Vietnamese Talents
Disabled man sculpts his way through the pain
  • | dtinews | January 08, 2011 08:40 AM

A young disabled man from central Quang Binh province strives to overcome his physical disability so he can fulfill his dream of becoming a famous sculptor.

Le Truong Giang with his sculptures
Giang is working in the garden

For over 20 years, Le Truong Giang has been struggling with great physical pain in order to train himself to carve stone sculptures.

When Giang was small, he was a healthy, cute little boy. His life at Le Ky No. 1 hamlet, Vinh Ninh commune, Quang Ninh district, was a normal one. He went to school, helped his parents graze the cows and played games. Everything change when he found a rusty wartime cluster bomb in a bush and picked it up to play with it. The bomb exploded, leaving him seriously injured.

The injuries were serious enough to leave him physically disabled for life. The explosion ultimately led to problems with his hip and bone degeneration. After undergoing long-term treatment, the situation improved, but only briefly. From the 9th grade, he was experiencing debilitating pain, and he found it harder and harder to move. Soon he spent most of his time in bed.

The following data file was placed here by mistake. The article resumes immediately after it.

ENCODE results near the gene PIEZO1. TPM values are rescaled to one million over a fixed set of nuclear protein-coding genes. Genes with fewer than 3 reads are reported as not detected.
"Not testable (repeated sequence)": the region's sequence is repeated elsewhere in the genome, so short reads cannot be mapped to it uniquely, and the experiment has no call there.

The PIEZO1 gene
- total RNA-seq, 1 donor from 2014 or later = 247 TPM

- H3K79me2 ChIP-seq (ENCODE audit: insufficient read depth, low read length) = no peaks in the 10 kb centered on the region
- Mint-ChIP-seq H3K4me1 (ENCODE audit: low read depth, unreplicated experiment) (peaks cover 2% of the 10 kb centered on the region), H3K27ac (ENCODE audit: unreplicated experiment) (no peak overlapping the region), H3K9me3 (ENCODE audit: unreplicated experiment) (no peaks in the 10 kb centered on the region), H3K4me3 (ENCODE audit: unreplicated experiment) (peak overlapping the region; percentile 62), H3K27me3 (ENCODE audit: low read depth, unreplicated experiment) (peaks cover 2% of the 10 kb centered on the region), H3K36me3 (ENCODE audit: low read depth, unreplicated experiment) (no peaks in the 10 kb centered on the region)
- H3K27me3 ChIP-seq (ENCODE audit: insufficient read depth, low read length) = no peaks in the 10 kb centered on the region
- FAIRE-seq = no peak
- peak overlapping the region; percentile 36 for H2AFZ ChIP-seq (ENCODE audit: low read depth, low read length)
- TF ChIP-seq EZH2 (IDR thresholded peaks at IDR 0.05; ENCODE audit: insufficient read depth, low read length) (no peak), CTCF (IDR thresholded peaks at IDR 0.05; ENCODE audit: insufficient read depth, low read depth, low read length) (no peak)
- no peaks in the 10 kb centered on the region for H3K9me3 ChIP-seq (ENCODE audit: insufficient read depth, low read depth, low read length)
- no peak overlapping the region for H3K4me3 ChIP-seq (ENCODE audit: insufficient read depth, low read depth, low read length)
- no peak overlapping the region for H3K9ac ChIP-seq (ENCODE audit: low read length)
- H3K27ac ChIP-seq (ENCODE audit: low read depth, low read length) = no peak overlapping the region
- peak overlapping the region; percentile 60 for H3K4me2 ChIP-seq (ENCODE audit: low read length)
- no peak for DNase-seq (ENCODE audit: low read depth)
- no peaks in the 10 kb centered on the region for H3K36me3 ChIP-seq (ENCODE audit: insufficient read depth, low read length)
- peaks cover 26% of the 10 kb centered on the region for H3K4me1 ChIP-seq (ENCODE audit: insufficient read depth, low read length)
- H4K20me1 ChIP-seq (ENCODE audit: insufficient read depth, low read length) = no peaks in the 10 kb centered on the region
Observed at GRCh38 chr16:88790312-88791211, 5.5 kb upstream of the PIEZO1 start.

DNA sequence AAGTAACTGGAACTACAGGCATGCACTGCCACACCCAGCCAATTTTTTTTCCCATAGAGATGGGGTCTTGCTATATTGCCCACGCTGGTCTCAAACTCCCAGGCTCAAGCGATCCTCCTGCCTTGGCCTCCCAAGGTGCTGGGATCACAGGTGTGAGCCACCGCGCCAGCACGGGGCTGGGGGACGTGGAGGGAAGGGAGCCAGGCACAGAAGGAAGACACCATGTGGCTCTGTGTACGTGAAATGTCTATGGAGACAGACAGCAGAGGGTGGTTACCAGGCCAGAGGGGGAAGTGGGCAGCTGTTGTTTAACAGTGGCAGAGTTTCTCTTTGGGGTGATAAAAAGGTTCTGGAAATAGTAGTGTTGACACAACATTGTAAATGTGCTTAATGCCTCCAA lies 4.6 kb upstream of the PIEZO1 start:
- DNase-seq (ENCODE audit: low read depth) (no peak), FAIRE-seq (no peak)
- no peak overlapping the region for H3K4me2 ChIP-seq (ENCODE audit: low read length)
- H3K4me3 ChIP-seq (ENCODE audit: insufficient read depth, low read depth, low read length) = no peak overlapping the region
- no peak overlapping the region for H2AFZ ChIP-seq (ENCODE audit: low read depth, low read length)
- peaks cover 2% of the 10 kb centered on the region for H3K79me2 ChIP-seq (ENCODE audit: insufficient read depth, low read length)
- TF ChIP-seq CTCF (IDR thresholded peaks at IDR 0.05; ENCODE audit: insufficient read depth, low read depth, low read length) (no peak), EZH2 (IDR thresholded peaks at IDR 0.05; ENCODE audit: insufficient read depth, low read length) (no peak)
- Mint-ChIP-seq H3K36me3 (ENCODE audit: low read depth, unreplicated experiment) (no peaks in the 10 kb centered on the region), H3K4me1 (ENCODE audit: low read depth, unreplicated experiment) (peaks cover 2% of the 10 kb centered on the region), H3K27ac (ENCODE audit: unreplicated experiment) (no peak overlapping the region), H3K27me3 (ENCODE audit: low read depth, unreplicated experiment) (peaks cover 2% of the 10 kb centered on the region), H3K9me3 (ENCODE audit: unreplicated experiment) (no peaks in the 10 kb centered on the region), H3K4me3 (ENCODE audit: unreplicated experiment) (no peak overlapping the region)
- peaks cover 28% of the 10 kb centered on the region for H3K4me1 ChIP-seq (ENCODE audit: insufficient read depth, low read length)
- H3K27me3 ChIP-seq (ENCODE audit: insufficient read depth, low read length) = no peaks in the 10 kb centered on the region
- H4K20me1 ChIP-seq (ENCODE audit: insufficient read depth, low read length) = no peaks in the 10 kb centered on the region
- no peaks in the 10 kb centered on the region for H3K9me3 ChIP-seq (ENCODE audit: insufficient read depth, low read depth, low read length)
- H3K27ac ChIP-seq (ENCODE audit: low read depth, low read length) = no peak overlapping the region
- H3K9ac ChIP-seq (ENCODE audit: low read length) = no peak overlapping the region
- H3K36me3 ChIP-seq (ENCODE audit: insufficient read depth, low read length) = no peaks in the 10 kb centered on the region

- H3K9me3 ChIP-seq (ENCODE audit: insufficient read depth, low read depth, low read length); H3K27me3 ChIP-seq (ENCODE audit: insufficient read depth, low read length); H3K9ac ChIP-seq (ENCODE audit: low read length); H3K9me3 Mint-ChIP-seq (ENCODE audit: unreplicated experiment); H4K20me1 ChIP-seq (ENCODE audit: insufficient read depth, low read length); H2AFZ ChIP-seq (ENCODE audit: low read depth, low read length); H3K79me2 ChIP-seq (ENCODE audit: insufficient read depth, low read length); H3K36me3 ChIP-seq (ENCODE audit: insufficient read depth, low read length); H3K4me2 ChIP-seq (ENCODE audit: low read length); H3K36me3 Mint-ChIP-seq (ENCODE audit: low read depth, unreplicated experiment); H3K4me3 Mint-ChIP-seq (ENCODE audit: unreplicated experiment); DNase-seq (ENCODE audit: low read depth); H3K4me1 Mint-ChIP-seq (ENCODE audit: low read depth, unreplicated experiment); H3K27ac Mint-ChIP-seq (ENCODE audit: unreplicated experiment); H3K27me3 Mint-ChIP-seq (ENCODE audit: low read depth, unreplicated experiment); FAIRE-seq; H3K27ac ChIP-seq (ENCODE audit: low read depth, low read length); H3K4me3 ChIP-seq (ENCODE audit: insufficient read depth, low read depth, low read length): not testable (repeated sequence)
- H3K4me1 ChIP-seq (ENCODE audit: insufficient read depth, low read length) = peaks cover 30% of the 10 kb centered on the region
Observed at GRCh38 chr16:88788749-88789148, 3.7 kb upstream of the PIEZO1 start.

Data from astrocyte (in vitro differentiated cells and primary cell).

“Many people are depressed when they become disabled, but I think it’s a matter of fate. We must accept such things. I only regret that I might not have the chance to realise my dream, or to take care of my parents,” said Giang.

Still, he doesn’t surrender to his disability. Giang was determined to walk again. He woke up early every day to exercise his legs, and despite the pain, he insisted on continuing on with his exercises. After four years he was able to walk again.

Partially recovered, Giang continued helping his parents grazing the cows. When he was able to play outside in the hills again, he began to think about sculpture. Initially, he carved stones basing their shape on pictures he imagined or remembered from books or magazines.

Giang said, “When I started sculpting, the results were not so nice but my work has become better.” When Giang’s father found out that his son was interested in sculpting, he decided to prepare him a space in the garden to work.

“It is not actually true that any stone can be used to make a sculpture. Many times, I’ve had to dive under cold water to find a suitable stone for my art. I almost forget my pain when I find such a stone,” he said. He often has sleepless nights, thinking about the shape his next work will take.

Since 2006, he has made dozens of stone statues that resembled children, women, Uncle Ho, the Virgin Mary, an old man smoking tobacco and a boy grazing buffalo.

He loves sculpting so much that he spares enough space in his small house for the display of over 50 stone sculptures, each of which holds a special significance. Giang also likes to present some of his work to his friends as gifts. However, he has never tried to sell any sculpture.

When asked about his dream, Giang said, “I wish to develop my career and take care of myself, to ease the burden on my aging parents. Nothing makes me happier than the fact that I can pursue my passion.”

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